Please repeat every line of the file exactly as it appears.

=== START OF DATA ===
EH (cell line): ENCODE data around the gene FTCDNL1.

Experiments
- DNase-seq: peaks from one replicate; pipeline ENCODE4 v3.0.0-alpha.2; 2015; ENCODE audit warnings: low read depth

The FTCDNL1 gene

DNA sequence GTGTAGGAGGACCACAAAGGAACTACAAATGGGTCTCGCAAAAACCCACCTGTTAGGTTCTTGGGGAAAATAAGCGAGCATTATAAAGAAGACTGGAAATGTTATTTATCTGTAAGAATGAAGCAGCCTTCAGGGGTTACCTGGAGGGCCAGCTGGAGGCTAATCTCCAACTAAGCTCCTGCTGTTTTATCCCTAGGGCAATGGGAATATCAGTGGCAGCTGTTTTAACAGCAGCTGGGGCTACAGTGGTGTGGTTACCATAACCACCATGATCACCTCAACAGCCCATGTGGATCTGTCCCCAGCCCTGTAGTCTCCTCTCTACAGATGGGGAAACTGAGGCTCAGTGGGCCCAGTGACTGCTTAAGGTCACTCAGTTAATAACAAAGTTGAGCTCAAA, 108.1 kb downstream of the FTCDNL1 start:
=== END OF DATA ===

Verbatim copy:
EH (cell line): ENCODE data around the gene FTCDNL1.

Experiments
- DNase-seq: peaks from one replicate; pipeline ENCODE4 v3.0.0-alpha.2; 2015; ENCODE audit warnings: low read depth

The FTCDNL1 gene

DNA sequence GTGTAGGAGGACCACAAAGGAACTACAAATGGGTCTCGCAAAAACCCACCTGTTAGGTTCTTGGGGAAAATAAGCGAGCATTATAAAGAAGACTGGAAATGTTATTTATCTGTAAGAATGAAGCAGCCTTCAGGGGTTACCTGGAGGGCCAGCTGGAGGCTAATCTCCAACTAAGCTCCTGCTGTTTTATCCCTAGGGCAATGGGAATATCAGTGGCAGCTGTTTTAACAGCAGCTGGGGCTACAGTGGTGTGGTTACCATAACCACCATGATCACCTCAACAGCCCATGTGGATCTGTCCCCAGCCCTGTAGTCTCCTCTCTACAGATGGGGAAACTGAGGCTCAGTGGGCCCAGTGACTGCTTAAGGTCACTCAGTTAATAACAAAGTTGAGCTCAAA, 108.1 kb downstream of the FTCDNL1 start: